Piotr: Here you can see an exemplary dashboard that represents one station. I hope you can see it. We developed this client dashboard to offer a user-friendly, quick glance checkup of what is happening at the sites. At the top, we have the station's ID and location metadata. While our systems can connect locally to SCADA systems, this dashboard is utilized for real-time notifications and can be used as a promotional tool. It’s an easily accessible remote monitoring solution, but it also provides public information, just to utilize it for clients located near the farm or other people. The dashboard gives a quick overview of the site conditions. We have the last values monitored on the site, and below, you can deep dive into the data with charts. You can analyze what is happening on different sensors, what the output was, and quickly filter what is relevant for you to understand the issue or what is causing the danger. There are crucial parameters for PV farms, like the temperature of the panels. We know that sometimes panels catch fire. The rise in temperature can trigger alerts for the farm manager. At the bottom, we also include diagnostic data and the possibility to change the station's interval, as the communication is bi-directional. Then we can set it up, and of course, we are sometimes adding additional parameters so that our station can control external devices, so it's fully bi-directional communication.
Anna: Wow, very cool and fascinating. Another hot topic is smart cities. Smart cities are on the rise. Even though we already discussed some of the smart cities' topics in our previous webinars when we were talking about smart city automation with Ditmar from Radio Frequency Systems. But how does Atmesys contribute to smart city solutions, especially with your meteorological stations? Do you think that IoT really is a game-changer for city weather monitoring? Or is it possible to achieve this without relying on IoT? I hope you will say: ‘No, only with IoT.’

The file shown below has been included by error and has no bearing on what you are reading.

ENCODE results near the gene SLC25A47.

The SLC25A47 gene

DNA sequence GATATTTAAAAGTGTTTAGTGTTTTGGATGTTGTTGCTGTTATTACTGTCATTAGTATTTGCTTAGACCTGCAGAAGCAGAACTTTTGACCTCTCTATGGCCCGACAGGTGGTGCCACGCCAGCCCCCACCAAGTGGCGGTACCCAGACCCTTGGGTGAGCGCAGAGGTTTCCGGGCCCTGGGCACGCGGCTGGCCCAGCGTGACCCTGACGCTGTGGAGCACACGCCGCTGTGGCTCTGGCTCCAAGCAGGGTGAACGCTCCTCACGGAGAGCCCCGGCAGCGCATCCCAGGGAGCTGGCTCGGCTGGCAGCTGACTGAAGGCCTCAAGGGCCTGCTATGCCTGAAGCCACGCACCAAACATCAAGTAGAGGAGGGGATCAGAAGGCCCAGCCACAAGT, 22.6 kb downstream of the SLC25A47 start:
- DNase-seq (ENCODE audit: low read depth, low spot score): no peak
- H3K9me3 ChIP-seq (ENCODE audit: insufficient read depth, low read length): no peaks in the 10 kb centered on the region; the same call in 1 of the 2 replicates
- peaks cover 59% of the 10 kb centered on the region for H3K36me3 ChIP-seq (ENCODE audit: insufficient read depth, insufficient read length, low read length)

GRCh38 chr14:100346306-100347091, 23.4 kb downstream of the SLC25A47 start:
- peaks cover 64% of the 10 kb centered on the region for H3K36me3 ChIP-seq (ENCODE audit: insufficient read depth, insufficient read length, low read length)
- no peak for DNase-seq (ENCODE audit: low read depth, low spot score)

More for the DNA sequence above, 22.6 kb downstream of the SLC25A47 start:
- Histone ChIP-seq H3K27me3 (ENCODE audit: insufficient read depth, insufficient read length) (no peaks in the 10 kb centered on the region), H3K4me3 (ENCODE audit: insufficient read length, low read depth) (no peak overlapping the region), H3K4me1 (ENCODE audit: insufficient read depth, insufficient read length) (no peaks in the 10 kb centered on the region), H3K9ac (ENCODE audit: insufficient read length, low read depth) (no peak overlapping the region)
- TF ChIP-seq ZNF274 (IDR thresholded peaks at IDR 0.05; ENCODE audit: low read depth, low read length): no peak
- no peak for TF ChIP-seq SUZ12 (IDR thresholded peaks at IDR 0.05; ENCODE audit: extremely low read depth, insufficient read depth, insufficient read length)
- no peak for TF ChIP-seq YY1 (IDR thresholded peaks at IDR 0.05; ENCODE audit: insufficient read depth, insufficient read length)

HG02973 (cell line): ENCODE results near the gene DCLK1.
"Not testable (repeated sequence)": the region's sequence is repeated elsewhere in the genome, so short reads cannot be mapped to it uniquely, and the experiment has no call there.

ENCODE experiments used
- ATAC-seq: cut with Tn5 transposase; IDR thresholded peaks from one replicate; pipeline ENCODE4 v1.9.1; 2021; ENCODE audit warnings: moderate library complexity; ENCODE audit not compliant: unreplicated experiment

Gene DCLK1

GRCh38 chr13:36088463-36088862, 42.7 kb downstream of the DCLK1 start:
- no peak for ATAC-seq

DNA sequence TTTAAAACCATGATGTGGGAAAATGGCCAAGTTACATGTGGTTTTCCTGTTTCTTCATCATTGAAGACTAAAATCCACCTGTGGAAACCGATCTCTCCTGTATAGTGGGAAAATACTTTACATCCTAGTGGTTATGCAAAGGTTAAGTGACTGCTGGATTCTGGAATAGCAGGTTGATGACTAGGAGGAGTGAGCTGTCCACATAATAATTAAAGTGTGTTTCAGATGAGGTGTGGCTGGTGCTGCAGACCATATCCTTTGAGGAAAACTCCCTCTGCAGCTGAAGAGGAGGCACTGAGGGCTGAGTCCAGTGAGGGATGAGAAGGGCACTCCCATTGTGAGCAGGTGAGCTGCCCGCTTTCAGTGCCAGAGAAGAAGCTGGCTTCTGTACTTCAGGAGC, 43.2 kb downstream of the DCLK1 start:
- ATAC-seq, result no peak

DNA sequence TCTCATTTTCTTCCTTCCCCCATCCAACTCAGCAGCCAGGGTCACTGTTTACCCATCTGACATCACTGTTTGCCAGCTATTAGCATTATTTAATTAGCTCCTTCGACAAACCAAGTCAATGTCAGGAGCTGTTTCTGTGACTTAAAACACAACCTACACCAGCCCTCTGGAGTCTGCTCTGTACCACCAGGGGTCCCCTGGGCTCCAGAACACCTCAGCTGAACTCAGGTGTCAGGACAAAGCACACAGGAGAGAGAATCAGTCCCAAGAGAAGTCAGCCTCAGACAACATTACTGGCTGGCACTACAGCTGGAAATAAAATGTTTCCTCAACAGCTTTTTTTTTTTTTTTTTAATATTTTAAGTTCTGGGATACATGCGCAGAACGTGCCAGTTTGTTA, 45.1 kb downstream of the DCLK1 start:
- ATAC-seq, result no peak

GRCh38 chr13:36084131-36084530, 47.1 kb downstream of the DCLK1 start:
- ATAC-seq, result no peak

Piotr: So, I would lie if we could do it without IoT, but actually, it would be extremely complex. Currently, we have executed the proof of concept with the deployment of the full network of smart city autonomous stations, which are strategically located near schools in the Gniezno Voivodeship and play a dual role. First of all, it's educational, but it also serves as public information. So, those stations also have the same concept that we can quickly glance at what the parameters are and how they affect their localization, both close and nearby. But, basically, this is also connected directly to the City Hall databases with API. So, that's actually a more integrated solution, quickly adaptable, and ready to implement without the need to actually touch the infrastructure. All those stations are fully autonomous. They do not have any power source, and they are connected totally wirelessly. So, that will be one example, and this, let's say, example of one of them, yeah. They serve as an essential tool for education about the fundamentals of environmental parameters, how they can be utilized in terms of environmental science, and, of course, optimization of resource utilization whenever the students would like to utilize them in agriculture or even industry or energy sources. They represent an exciting step forward in commitment to merging technology and educational aspects for the betterment of the whole society because if people will understand better the real-time data and what can be done with it, then we are actually developing new, better engineers.